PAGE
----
Proteomic analysis of the actin cortex in interphase and mitosis.
The shape and mechanical properties of the cell are defined by the actin cytoskeleton. Contractile tension is a key determinant of cell shape and occurs at the actomyosin cell cortex. Here, the authors analysed cortices composition between mitotic and interphase cells using mass spectrometry, generating a dataset of candidate cortex mechanics regulators.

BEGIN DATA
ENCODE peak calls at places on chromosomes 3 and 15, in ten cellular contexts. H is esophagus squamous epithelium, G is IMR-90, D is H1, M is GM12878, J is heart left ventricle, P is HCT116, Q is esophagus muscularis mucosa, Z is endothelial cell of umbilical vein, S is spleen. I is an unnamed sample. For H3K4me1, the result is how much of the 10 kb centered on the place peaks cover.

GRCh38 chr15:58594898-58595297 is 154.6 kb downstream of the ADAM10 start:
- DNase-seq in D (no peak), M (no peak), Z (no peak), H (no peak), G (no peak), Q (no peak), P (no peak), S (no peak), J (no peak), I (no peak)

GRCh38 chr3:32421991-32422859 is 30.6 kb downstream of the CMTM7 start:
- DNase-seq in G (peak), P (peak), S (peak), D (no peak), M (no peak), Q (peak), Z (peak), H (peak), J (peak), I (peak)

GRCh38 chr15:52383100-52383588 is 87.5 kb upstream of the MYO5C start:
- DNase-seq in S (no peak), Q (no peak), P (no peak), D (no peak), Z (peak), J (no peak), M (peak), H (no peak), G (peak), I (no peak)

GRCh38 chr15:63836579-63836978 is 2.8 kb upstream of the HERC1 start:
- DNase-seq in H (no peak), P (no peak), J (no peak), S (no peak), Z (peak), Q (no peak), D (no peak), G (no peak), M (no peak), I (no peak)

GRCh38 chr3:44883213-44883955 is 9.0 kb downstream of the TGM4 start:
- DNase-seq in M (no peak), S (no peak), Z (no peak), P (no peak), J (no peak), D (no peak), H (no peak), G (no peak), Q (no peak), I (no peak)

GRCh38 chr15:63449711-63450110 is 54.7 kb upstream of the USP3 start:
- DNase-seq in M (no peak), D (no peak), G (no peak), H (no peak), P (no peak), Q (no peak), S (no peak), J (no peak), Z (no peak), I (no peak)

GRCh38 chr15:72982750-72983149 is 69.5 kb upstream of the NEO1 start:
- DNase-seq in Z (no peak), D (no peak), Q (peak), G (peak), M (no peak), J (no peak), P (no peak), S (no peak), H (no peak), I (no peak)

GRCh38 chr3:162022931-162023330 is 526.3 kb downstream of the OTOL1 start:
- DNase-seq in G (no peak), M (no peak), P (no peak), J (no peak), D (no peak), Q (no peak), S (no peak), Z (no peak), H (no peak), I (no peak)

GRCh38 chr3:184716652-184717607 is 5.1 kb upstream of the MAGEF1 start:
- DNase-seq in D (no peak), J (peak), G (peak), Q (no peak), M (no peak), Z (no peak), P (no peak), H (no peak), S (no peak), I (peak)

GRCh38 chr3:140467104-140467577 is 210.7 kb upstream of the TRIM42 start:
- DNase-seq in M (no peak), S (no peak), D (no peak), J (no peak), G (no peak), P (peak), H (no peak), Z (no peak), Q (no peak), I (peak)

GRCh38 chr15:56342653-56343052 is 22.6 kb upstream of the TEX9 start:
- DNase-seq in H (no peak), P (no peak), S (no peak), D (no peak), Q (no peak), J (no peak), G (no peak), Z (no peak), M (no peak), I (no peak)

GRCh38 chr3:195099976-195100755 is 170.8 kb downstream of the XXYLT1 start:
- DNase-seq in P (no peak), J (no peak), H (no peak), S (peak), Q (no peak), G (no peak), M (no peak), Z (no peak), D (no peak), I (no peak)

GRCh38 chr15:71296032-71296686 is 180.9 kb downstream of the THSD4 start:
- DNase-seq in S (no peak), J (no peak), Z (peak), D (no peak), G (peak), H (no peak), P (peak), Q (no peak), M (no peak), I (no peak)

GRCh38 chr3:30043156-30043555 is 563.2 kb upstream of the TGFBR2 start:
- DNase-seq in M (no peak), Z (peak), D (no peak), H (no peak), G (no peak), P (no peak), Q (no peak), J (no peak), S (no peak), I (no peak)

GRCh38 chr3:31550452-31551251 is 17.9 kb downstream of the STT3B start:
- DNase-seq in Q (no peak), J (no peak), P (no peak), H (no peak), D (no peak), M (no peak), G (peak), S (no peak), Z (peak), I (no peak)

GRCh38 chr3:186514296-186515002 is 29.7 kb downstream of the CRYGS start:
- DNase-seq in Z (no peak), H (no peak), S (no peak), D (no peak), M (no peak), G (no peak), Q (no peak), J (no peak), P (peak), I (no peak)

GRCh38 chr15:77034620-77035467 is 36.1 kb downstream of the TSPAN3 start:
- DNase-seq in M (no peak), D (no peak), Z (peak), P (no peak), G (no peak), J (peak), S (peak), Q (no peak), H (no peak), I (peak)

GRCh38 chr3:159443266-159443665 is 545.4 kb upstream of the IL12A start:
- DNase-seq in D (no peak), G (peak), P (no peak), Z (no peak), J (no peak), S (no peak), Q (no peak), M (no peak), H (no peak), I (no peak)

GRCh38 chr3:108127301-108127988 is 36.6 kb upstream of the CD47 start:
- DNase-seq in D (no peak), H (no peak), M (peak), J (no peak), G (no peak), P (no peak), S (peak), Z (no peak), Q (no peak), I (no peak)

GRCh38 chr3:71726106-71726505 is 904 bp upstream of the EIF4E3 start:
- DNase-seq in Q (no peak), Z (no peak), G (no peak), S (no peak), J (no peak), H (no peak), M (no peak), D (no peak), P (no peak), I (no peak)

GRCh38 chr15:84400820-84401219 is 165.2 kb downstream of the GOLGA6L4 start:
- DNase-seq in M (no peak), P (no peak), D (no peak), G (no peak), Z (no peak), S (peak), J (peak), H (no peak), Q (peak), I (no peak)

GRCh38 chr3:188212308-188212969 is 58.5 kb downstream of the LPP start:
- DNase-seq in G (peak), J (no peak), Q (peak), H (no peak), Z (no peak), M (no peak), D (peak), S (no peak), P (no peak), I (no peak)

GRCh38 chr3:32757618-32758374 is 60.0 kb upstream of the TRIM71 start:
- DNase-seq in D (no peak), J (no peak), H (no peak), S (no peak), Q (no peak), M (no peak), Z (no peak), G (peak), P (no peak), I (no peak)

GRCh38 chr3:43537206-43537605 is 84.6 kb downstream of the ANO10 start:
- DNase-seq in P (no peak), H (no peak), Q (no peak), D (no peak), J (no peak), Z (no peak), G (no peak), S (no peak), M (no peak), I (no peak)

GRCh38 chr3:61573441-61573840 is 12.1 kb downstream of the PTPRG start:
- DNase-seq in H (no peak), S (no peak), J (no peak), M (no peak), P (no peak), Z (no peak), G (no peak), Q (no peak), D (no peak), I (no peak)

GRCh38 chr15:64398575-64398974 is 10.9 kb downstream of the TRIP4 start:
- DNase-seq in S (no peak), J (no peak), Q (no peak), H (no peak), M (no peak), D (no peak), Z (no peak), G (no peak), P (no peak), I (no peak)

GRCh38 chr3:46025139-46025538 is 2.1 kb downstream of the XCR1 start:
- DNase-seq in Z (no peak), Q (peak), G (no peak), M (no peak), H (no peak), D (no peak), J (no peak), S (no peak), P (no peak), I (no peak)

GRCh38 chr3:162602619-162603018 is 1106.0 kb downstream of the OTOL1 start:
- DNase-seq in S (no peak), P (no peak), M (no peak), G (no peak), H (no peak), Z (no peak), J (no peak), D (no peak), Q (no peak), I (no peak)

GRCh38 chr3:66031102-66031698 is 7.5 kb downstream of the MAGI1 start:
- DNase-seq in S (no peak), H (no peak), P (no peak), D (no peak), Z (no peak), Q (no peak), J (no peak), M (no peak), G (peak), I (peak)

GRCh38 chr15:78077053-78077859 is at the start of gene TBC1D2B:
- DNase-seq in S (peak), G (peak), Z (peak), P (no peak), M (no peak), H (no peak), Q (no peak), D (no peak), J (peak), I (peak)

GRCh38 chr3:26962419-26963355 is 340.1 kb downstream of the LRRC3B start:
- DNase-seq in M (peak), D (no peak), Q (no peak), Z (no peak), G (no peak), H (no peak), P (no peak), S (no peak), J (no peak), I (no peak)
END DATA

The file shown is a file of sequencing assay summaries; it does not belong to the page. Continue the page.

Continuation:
Many animal cell shape changes are driven by gradients in the contractile tension of the actomyosin cortex, a thin cytoskeletal network supporting the plasma membrane. Elucidating cortical tension control is thus essential for understanding cell morphogenesis. Increasing evidence shows that alongside myosin activity, actin network organisation and composition are key to cortex tension regulation. However, owing to a poor understanding of how cortex composition changes when tension changes, which cortical components are important remains unclear. In this article, we compared cortices from cells with low and high cortex tensions. We purified cortex-enriched fractions from cells in interphase and mitosis, as mitosis is characterised by high cortical tension. Mass spectrometry analysis identified 922 proteins consistently represented in both interphase and mitotic cortices. Focusing on actin-related proteins narrowed down the list to 238 candidate regulators of the mitotic cortical tension increase. Among these candidates, we found that there is a role for septins in mitotic cell rounding control. Overall, our study provides a comprehensive dataset of candidate cortex regulators, paving the way for systematic investigations of the regulation of cell surface mechanics. This article has an associated First Person interview with the first author of the paper.